Happy ageing! Advice for the over-50s Recent reports in the media suggest that life gets better after the age of fifty. Happy ageing! This article provides some advice for the over 50s with respect to…
20 Jul 21 · 9 mins read
Happy ageing! Advice for the over-50s
Recent reports in the media suggest that life gets better after the age of fifty. Happy ageing! This article provides some advice for the over 50s with respect to life, exercise & travel. Recognition of life improving after 50 years of age comes as no surprise to us here at Odyssey Traveller. With over thirty-five years’ experience in senior travel, we understand mature travellers to be open, inquisitive and adventurous. Mature & senior travellers have a thirst for knowledge and new experiences and seek out ways to connect with the world. And now, research supports this fact.
Happiness on a U-curve
Economists argue that happiness falls along a U-curve. It begins to decline during the 20s and 30s, reaching a trough in the 40s. Interestingly, this is especially pronounced for people with steady lives and jobs, who – for all intents and purposes – have achieved everything they had hoped for. But priorities begin to change, and as we move past the forties, we begin to let go of the stresses of career goals and social status, and realise life is about spending time doing what we love. As Jonathan Rauch observes in his book, The Happiness Curve, people over 50 often have a profound sense of gratitude and a desire to live in the now. As he writes, approaching 60, “it’s worth the wait”.
Embracing life after 50
Of course, this study glosses over other factors contributing to happiness. Health, finances and relationship status impact our state of mind, and no study can account for our personal experiences. But knowing that people aged 50 and over are filled with potential for great happiness is truly exciting, and there are so many ways this can be embraced and encouraged. Read on for tips on how to make the most of the 50s and beyond.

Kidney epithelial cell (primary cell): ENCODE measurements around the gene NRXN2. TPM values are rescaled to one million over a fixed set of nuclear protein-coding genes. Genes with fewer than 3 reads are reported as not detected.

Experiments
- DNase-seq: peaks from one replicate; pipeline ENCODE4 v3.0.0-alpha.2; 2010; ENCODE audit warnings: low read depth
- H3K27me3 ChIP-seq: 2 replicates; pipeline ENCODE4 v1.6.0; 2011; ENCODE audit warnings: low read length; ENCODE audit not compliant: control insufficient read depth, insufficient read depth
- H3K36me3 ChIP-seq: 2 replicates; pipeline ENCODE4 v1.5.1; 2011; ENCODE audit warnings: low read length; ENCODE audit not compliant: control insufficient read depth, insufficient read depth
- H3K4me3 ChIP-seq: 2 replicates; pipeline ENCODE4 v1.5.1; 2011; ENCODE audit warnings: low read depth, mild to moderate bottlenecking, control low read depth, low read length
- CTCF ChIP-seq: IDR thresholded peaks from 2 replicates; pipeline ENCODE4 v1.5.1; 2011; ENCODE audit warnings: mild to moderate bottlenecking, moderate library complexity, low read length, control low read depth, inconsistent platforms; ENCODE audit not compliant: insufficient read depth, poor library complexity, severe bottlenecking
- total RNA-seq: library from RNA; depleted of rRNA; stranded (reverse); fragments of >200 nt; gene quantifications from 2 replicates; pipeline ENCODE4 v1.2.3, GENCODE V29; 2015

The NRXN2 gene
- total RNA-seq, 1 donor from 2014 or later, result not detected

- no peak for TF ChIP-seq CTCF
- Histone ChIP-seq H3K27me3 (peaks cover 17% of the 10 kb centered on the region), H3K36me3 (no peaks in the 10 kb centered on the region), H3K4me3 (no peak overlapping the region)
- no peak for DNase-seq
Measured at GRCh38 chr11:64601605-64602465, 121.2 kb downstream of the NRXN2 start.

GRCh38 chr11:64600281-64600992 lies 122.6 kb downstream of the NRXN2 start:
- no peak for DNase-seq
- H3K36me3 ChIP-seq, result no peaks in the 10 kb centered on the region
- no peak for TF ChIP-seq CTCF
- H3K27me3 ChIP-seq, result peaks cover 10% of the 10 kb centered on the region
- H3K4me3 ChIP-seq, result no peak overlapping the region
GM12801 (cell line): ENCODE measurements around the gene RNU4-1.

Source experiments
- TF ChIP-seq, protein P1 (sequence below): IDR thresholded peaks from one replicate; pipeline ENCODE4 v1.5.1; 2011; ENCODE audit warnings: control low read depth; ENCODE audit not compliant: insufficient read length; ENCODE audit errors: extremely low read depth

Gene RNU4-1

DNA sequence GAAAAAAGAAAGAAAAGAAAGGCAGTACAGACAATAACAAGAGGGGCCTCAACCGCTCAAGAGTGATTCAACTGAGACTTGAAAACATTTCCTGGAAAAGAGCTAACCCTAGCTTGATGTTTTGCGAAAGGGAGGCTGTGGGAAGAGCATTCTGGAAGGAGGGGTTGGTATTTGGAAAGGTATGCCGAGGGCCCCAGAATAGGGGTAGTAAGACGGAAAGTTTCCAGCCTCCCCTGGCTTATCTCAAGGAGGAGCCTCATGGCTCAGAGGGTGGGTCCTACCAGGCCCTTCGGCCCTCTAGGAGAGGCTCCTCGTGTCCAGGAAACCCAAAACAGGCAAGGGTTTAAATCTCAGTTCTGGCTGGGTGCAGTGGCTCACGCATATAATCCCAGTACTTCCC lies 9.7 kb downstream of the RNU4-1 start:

What does happiness mean?
This is a complex question, and experts aren’t able to provide definitive answers. Drawing from a large pool of survey responses, psychologist Martin Seligman determined that happiness requires a combination of frequent positive emotions, with a deeper feeling of purpose or meaning. He differentiates three separate orientations: to engagement, to pleasure and to meaning. He notes, however, that the three are not incompatible – they can in fact be practiced at the same time.
People who seek out and appreciate pleasures, who engage with activities in which they briefly ‘lose themselves’ in focus, and who identify their own gifts and talents and share them with the world tend to have a happier world view. This data also suggests that happiness is more pronounced among older people, who often have greater opportunities for engagement and meaning-making activities. Retirement may mean more time to pursue your interests. And by 50, you may have a stronger understanding of who you are. And as Seligman writes, “Perhaps increased pleasure can occur as a happy by-product of such interventions”. Putting yourself out there is win-win.
Taking care of yourself: health and lifestyle
Health has a significant bearing on ageing and happiness. Researchers at Harvard University recently determined the five major factors that make an impact on health and lifespan. Studies have shown over and over again that poor diet and harmful habits contribute to poor health. You can take steps to make you feel better and live longer. And it is never too late to start.